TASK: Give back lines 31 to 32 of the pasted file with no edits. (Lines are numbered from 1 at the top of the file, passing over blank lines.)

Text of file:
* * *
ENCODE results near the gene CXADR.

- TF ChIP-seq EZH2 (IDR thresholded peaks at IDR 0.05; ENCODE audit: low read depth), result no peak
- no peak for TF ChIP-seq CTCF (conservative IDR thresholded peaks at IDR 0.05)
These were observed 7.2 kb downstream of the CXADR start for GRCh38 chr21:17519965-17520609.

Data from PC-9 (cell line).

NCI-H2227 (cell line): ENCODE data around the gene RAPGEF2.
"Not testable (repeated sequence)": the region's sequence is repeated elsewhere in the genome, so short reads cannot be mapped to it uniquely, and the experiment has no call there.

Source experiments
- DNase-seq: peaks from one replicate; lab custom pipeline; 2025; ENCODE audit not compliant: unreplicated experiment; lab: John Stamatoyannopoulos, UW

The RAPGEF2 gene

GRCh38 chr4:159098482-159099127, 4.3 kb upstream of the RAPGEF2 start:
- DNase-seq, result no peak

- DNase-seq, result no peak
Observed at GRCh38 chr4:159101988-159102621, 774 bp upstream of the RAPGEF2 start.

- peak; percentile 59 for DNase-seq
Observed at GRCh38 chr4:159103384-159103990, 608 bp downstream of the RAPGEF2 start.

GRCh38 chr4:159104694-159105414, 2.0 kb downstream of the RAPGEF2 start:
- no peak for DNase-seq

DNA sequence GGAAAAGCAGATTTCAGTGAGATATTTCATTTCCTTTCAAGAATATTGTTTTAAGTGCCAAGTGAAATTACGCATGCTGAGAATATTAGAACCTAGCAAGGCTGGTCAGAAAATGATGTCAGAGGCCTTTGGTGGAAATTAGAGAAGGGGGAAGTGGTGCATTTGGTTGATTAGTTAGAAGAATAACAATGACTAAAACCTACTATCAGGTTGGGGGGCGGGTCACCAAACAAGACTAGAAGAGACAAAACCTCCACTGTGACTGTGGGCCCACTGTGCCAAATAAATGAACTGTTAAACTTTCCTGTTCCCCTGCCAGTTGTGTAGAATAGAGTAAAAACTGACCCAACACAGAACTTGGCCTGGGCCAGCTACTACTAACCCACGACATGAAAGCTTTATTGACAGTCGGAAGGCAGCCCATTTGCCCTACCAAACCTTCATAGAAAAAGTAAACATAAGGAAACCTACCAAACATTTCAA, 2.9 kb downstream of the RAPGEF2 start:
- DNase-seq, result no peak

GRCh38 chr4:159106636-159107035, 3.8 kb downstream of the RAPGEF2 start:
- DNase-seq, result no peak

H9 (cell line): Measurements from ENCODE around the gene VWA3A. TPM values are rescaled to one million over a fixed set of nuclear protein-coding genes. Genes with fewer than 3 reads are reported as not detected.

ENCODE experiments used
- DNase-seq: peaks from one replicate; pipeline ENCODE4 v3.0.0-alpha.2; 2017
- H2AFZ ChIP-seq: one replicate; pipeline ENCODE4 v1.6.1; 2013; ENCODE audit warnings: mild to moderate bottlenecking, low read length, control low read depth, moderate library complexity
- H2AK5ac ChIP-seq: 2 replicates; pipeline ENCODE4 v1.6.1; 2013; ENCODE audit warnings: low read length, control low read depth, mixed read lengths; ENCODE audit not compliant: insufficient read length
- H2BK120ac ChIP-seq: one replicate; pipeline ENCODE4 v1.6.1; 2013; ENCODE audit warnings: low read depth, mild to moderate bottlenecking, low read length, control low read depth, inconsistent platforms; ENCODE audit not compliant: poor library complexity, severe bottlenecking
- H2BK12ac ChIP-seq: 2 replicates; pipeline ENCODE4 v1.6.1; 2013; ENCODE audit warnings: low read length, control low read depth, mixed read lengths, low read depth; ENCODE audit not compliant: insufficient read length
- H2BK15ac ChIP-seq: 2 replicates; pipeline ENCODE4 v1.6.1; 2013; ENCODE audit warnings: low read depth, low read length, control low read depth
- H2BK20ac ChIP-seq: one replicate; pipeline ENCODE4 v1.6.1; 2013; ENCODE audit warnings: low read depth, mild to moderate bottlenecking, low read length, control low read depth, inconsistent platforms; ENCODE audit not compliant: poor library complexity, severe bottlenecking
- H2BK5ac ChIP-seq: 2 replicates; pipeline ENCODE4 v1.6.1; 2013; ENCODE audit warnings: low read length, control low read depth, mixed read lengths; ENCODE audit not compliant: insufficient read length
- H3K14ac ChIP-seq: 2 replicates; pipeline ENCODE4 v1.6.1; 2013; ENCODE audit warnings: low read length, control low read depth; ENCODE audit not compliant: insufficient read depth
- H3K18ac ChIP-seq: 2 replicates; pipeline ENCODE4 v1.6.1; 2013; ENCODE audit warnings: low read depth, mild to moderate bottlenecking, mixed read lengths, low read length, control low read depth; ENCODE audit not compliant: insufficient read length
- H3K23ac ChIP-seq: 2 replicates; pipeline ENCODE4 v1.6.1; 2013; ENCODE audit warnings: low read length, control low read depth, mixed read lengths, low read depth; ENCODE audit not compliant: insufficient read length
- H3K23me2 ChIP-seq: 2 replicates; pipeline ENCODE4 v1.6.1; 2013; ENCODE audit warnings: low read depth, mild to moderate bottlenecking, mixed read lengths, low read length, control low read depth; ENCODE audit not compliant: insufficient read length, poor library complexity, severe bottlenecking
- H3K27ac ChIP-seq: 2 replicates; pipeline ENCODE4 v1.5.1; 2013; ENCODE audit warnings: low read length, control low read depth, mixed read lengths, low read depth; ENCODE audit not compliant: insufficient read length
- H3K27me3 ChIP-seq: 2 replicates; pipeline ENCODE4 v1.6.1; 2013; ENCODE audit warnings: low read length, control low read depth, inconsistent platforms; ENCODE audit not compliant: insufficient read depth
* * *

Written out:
- H2BK20ac ChIP-seq: one replicate; pipeline ENCODE4 v1.6.1; 2013; ENCODE audit warnings: low read depth, mild to moderate bottlenecking, low read length, control low read depth, inconsistent platforms; ENCODE audit not compliant: poor library complexity, severe bottlenecking
- H2BK5ac ChIP-seq: 2 replicates; pipeline ENCODE4 v1.6.1; 2013; ENCODE audit warnings: low read length, control low read depth, mixed read lengths; ENCODE audit not compliant: insufficient read length